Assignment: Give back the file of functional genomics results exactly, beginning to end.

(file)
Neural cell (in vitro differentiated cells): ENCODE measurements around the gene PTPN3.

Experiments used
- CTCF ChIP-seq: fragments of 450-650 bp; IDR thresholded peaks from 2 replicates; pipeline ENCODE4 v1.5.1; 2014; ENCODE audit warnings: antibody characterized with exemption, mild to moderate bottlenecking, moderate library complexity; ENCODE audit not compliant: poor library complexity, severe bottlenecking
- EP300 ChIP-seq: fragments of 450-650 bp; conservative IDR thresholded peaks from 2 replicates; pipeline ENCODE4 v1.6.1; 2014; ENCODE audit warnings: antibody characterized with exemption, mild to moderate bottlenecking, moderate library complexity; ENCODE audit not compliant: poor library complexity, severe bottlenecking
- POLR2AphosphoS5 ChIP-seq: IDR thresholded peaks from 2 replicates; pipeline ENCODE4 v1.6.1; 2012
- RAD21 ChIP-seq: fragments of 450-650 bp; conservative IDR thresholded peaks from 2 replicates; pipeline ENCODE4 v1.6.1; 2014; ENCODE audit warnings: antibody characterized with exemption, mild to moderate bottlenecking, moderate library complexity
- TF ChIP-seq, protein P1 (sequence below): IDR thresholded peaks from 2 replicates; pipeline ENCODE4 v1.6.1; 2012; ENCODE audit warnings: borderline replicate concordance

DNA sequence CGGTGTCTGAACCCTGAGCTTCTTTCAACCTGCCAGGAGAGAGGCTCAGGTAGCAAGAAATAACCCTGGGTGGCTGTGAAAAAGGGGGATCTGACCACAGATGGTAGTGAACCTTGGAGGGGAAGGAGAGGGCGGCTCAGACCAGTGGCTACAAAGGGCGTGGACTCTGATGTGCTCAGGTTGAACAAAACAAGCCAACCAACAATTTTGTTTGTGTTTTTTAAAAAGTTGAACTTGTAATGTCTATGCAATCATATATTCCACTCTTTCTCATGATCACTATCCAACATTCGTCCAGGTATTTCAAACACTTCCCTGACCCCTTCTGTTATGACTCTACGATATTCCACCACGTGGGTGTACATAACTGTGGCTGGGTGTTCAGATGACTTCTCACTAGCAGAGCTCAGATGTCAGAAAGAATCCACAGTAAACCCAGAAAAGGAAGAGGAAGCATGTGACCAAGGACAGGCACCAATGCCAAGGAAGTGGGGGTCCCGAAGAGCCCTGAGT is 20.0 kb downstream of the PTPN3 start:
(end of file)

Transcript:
Neural cell (in vitro differentiated cells): ENCODE measurements around the gene PTPN3.

Experiments used
- CTCF ChIP-seq: fragments of 450-650 bp; IDR thresholded peaks from 2 replicates; pipeline ENCODE4 v1.5.1; 2014; ENCODE audit warnings: antibody characterized with exemption, mild to moderate bottlenecking, moderate library complexity; ENCODE audit not compliant: poor library complexity, severe bottlenecking
- EP300 ChIP-seq: fragments of 450-650 bp; conservative IDR thresholded peaks from 2 replicates; pipeline ENCODE4 v1.6.1; 2014; ENCODE audit warnings: antibody characterized with exemption, mild to moderate bottlenecking, moderate library complexity; ENCODE audit not compliant: poor library complexity, severe bottlenecking
- POLR2AphosphoS5 ChIP-seq: IDR thresholded peaks from 2 replicates; pipeline ENCODE4 v1.6.1; 2012
- RAD21 ChIP-seq: fragments of 450-650 bp; conservative IDR thresholded peaks from 2 replicates; pipeline ENCODE4 v1.6.1; 2014; ENCODE audit warnings: antibody characterized with exemption, mild to moderate bottlenecking, moderate library complexity
- TF ChIP-seq, protein P1 (sequence below): IDR thresholded peaks from 2 replicates; pipeline ENCODE4 v1.6.1; 2012; ENCODE audit warnings: borderline replicate concordance

DNA sequence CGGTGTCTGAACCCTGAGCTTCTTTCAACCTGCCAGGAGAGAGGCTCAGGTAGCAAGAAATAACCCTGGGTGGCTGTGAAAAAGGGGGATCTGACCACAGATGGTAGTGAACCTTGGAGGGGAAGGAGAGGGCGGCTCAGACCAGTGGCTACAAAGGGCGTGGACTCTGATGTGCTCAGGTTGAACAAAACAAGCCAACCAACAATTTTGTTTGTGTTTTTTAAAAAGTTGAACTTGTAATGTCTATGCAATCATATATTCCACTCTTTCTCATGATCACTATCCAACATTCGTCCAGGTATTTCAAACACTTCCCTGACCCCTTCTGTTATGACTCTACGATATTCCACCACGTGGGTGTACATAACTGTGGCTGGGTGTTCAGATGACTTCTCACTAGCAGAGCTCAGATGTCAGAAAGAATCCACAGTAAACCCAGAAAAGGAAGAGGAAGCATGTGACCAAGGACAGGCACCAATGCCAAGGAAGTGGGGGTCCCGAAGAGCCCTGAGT is 20.0 kb downstream of the PTPN3 start: